Synopses & Reviews
President Bill Clinton's My Life
is the strikingly candid portrait of a global leader who decided early in life to devote his intellectual and political gifts, and his extraordinary capacity for hard work, to serving the public.
It shows us the progress of a remarkable American, who, through his own enormous energies and efforts, made the unlikely journey from Hope, Arkansas, to the White House a journey fueled by an impassioned interest in the political process which manifested itself at every stage of his life: in college, working as an intern for Senator William Fulbright; at Oxford, becoming part of the Vietnam War protest movement; at Yale Law School, campaigning on the grassroots level for Democratic candidates; back in Arkansas, running for Congress, attorney general, and governor.
We see his career shaped by his resolute determination to improve the life of his fellow citizens, an unfaltering commitment to civil rights, and an exceptional understanding of the practicalities of political life.
We come to understand the emotional pressures of his youth born after his father's death; caught in the dysfunctional relationship between his feisty, nurturing mother and his abusive stepfather, whom he never ceased to love and whose name he took; drawn to the brilliant, compelling Hillary Rodham, whom he was determined to marry; passionately devoted, from her infancy, to their daughter, Chelsea, and to the entire experience of fatherhood; slowly and painfully beginning to comprehend how his early denial of pain led him at times into damaging patterns of behavior.
President Clinton's book is also the fullest, most concretely detailed, most nuanced account of a presidency ever written encompassing not only the high points and crises but the way the presidency actually works: the day-to-day bombardment of problems, personalities, conflicts, setbacks, achievements.
It is a testament to the positive impact on America and on the world of his work and his ideals.
It is the gripping account of a president under concerted and unrelenting assault orchestrated by his enemies on the Far Right, and how he survived and prevailed.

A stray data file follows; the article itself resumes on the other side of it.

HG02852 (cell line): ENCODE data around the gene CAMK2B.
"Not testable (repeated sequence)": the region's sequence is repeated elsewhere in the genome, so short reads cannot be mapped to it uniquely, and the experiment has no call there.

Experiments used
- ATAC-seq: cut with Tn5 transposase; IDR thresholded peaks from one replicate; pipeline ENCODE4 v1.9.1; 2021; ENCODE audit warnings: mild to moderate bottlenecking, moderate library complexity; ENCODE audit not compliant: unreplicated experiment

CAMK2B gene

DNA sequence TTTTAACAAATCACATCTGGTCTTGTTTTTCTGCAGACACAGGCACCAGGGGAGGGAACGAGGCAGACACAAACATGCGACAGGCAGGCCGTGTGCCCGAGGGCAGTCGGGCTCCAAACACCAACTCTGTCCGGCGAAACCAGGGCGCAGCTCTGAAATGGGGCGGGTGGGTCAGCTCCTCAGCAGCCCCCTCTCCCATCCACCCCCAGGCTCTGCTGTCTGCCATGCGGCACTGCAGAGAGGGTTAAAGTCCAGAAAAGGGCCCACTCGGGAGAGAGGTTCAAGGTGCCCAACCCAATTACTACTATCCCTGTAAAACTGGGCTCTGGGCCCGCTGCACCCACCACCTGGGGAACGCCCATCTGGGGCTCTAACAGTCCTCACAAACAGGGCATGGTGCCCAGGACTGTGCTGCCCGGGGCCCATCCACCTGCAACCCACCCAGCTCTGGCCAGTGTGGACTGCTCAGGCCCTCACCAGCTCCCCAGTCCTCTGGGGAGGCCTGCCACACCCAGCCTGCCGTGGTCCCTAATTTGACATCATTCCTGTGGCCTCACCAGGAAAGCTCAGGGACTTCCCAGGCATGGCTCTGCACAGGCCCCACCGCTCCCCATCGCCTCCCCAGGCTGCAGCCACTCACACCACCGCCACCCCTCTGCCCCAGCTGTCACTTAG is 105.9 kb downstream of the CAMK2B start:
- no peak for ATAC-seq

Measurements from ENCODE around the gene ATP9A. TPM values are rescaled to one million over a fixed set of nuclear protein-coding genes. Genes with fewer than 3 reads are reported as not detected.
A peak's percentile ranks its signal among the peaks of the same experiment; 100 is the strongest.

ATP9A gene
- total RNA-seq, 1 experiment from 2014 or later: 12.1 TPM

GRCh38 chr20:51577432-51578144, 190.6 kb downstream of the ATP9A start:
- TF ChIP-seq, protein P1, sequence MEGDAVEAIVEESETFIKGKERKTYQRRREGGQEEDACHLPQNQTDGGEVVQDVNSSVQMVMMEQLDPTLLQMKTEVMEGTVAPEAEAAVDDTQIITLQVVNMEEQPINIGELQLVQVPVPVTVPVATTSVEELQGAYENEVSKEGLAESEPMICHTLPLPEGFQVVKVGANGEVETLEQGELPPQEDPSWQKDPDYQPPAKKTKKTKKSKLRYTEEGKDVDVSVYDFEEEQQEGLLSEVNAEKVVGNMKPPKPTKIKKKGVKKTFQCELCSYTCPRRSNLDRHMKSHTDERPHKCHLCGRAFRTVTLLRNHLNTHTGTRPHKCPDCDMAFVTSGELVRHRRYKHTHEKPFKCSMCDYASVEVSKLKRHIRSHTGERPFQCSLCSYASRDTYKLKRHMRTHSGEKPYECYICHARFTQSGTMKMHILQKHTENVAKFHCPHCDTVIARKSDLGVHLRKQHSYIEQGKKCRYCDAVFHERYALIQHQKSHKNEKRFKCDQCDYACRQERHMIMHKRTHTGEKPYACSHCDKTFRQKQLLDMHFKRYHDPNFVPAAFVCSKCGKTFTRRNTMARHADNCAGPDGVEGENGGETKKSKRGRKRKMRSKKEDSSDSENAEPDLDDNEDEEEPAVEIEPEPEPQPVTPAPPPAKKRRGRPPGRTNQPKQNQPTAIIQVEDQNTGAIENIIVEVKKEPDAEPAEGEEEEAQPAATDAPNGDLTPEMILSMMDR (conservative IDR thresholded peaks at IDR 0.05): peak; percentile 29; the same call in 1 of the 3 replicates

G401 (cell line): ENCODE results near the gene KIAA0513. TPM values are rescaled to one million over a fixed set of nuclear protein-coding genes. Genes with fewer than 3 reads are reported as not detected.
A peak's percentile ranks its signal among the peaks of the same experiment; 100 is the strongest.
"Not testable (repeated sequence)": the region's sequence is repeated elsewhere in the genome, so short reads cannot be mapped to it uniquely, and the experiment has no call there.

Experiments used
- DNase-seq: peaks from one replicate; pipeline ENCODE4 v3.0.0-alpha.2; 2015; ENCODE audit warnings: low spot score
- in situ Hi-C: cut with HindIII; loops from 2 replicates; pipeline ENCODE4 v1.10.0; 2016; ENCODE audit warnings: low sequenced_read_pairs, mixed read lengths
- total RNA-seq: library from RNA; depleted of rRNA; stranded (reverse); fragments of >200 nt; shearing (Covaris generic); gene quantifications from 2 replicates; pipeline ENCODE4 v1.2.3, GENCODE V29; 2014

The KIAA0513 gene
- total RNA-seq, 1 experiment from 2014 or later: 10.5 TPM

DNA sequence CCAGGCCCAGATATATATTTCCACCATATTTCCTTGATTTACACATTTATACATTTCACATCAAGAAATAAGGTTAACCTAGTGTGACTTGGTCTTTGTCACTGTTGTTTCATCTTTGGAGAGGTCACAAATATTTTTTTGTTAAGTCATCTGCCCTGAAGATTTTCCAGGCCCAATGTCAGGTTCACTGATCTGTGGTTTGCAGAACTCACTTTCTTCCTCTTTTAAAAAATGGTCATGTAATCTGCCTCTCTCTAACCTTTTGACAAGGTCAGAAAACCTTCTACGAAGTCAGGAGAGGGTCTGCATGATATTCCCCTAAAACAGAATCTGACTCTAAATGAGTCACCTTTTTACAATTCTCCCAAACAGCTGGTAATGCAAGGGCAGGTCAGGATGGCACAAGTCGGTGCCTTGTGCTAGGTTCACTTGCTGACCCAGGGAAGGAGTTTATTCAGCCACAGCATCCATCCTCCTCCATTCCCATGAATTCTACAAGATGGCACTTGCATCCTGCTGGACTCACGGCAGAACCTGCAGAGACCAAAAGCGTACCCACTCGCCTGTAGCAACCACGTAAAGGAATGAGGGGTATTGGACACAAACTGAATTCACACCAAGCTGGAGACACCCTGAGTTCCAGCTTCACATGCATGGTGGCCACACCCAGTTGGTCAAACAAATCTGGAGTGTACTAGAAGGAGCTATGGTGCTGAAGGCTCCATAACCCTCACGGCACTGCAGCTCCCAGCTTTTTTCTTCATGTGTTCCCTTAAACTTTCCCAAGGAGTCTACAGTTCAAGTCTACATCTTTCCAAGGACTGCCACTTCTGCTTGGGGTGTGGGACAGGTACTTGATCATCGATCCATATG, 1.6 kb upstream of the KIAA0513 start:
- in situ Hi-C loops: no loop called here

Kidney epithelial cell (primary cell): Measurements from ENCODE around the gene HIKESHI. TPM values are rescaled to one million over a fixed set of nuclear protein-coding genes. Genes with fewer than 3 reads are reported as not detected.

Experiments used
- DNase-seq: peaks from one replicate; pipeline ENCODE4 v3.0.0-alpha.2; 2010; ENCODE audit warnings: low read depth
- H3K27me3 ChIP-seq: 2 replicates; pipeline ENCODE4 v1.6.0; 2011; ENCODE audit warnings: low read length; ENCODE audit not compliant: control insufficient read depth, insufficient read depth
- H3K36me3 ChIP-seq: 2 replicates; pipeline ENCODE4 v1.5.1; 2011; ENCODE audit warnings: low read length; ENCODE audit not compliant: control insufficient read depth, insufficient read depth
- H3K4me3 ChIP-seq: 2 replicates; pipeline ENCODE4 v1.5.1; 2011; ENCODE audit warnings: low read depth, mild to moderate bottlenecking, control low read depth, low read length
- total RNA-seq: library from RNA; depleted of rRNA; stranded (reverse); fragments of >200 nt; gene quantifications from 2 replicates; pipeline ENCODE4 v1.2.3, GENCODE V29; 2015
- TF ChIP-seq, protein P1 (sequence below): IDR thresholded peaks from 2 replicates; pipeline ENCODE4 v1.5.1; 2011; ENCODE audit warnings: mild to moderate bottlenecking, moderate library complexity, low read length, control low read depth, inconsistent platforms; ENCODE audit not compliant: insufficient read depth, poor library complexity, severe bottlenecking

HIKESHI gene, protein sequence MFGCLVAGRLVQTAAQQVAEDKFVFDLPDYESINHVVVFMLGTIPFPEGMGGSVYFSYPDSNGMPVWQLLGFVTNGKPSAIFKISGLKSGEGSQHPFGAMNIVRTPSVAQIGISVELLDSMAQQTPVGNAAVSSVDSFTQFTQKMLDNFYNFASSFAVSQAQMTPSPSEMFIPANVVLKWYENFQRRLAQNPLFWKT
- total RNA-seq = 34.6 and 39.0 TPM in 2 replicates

It is a treasury of moments caught alive, among them:
- The ten-year-old boy watching the national political conventions on his family's new (and first) television set.
- The young candidate looking for votes in the Arkansas hills and the local seer who tells him, "Anybody who would campaign at a beer joint in Joiner at midnight on Saturday night deserves to carry one box.... You'll win here. But it'll be the only damn place you win in this county." (He was right on both counts.)
- The roller-coaster ride of the 1992 campaign.
- The extraordinarily frank exchanges with Newt Gingrich and Bob Dole.
- The delicate manipulation needed to convince Rabin and Arafat to shake hands for the camera while keeping Arafat from kissing Rabin.
- The cost, both public and private, of the scandal that threatened the presidency.
Here is the life of a great national and international figure, revealed with all his talents and contradictions, told openly, directly, in his own completely recognizable voice. A unique book by a unique American.
"Like most celebrity biographies, this volume would be twice as good were it half as long....My Life is not, to be sure, a literary masterpiece in the same league as, say, the memoirs of Charles de Gaulle. But considering that we are currently graced with a president who has trouble putting together two consecutive unscripted grammatical sentences, Clinton's articulateness must count as an achievement." Ronald Steel, The New Republic